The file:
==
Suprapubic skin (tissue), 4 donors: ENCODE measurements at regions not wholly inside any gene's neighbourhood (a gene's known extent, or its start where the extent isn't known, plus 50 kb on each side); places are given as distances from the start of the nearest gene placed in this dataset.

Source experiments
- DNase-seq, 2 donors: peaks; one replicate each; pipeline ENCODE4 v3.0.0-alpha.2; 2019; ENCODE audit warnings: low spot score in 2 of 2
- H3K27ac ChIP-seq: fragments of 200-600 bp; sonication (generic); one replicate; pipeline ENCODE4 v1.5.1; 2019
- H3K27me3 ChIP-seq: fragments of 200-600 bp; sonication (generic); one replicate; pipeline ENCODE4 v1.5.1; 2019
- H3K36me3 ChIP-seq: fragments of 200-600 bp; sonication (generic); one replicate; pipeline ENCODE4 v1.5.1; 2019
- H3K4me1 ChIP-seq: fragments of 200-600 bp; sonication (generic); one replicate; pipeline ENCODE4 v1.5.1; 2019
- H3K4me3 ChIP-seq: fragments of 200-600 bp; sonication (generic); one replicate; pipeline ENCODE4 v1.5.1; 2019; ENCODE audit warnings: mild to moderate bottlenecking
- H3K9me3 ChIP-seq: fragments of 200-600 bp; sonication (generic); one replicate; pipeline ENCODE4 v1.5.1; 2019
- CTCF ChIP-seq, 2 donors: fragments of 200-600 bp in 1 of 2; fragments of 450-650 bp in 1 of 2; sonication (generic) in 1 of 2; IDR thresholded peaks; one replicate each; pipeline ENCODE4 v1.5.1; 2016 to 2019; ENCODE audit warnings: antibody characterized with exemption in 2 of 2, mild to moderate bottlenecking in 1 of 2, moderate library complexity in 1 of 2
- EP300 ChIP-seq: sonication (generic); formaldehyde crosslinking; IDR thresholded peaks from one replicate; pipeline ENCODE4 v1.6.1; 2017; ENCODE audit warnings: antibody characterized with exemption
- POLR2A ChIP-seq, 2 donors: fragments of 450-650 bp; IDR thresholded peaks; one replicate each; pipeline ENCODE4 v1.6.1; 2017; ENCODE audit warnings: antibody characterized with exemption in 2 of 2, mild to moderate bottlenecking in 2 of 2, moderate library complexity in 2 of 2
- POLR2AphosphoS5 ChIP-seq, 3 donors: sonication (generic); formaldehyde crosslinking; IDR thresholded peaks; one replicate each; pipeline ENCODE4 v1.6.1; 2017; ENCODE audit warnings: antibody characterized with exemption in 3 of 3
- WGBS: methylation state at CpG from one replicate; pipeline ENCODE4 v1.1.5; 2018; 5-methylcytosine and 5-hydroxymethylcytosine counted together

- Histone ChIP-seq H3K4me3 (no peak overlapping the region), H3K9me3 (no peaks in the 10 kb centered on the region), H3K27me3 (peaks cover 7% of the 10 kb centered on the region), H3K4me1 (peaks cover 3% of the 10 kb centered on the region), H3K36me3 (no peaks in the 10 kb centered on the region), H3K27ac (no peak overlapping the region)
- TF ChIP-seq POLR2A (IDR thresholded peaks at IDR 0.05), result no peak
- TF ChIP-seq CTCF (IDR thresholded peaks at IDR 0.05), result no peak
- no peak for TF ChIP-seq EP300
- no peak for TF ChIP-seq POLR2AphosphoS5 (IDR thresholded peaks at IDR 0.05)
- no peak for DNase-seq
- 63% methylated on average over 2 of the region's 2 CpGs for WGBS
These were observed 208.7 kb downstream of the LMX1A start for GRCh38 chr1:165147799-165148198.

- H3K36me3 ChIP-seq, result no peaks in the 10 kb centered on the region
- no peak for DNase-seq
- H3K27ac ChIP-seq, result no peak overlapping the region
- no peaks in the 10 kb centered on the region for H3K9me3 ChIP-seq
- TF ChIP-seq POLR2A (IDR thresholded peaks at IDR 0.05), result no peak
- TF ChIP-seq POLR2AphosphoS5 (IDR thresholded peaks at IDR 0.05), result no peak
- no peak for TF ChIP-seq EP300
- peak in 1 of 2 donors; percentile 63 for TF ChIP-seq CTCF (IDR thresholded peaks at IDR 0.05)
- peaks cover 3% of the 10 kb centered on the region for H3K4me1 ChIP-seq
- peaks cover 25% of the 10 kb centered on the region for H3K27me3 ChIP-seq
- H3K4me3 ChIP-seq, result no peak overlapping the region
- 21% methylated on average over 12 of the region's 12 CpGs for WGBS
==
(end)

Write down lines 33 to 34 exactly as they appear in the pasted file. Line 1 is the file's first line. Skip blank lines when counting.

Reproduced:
- H3K4me3 ChIP-seq, result no peak overlapping the region
- 21% methylated on average over 12 of the region's 12 CpGs for WGBS